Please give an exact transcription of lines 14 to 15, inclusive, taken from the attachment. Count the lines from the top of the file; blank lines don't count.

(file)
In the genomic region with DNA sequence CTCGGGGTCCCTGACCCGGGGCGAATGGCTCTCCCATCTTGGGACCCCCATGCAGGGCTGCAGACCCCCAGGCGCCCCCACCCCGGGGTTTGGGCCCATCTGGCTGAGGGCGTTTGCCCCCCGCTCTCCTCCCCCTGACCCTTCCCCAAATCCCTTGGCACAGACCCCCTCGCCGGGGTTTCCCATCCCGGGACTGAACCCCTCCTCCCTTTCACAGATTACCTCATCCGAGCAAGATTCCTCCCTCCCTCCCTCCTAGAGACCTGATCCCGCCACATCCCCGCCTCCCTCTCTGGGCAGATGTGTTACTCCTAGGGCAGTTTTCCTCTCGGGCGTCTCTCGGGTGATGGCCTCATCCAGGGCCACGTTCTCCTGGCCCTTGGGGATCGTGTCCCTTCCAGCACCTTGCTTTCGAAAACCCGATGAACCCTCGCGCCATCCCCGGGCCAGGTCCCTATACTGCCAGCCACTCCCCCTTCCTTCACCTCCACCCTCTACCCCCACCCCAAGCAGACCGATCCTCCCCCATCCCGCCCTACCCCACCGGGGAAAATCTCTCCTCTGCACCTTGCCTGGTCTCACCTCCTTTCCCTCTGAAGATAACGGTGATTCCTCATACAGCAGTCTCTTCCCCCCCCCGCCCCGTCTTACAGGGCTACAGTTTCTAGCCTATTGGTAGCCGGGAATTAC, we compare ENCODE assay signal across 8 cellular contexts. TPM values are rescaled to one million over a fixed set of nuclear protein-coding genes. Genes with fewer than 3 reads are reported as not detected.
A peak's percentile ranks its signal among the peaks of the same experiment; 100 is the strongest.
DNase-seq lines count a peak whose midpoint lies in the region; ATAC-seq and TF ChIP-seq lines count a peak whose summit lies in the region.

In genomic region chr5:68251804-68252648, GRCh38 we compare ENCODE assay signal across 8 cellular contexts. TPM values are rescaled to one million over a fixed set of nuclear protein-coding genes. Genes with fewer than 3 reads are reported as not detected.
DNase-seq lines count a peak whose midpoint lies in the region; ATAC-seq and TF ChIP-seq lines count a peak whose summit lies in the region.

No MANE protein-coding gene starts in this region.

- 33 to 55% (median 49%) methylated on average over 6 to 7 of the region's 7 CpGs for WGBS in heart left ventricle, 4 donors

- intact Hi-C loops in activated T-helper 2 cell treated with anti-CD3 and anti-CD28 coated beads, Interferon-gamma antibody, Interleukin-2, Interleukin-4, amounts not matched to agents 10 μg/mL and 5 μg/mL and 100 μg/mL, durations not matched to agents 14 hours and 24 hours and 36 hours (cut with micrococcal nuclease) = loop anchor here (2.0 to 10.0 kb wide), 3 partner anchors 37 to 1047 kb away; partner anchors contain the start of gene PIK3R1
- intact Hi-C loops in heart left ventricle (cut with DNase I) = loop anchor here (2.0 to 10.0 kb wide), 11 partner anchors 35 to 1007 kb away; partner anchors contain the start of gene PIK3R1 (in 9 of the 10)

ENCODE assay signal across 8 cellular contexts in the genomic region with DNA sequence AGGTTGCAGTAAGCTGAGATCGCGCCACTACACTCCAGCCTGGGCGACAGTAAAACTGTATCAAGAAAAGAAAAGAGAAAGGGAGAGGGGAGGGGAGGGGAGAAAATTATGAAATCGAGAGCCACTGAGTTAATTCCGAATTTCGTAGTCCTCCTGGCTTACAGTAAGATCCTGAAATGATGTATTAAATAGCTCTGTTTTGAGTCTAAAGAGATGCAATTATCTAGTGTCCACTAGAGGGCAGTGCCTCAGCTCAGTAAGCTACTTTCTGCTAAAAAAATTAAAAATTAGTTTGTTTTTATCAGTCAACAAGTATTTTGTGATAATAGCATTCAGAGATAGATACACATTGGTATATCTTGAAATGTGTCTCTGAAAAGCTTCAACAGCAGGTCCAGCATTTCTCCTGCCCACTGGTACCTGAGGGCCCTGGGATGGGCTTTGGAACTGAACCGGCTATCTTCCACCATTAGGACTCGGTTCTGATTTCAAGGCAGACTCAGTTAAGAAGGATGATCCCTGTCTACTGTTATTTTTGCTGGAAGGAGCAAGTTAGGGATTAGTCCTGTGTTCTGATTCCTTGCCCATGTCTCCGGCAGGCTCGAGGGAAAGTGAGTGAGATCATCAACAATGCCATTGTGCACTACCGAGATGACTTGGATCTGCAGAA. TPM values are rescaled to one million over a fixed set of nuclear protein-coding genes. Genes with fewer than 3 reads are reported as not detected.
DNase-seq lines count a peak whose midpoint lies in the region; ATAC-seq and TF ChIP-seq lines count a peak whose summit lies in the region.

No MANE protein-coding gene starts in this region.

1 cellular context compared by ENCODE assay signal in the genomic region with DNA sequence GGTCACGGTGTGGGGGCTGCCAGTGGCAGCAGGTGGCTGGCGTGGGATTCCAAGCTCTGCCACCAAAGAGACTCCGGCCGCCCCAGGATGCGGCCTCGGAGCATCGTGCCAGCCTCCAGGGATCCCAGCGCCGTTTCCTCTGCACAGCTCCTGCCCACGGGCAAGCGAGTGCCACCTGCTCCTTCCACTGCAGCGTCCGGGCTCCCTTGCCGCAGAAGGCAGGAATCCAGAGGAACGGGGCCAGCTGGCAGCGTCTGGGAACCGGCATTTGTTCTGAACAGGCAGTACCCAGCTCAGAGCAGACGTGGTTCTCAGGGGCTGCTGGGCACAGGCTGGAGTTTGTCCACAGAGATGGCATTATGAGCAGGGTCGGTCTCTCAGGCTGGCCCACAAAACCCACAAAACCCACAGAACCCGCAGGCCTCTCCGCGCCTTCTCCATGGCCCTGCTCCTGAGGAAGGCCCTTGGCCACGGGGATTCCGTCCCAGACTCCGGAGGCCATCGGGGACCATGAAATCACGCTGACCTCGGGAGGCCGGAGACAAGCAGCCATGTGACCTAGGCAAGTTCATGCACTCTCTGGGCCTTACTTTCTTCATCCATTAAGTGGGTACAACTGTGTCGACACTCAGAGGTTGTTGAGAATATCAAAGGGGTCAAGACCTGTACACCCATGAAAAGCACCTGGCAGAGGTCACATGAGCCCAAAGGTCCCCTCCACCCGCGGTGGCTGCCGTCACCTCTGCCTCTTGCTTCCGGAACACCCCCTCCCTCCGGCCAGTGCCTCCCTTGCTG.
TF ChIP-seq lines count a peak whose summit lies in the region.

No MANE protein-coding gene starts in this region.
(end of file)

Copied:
TF ChIP-seq lines count a peak whose summit lies in the region.

No MANE protein-coding gene starts in this region.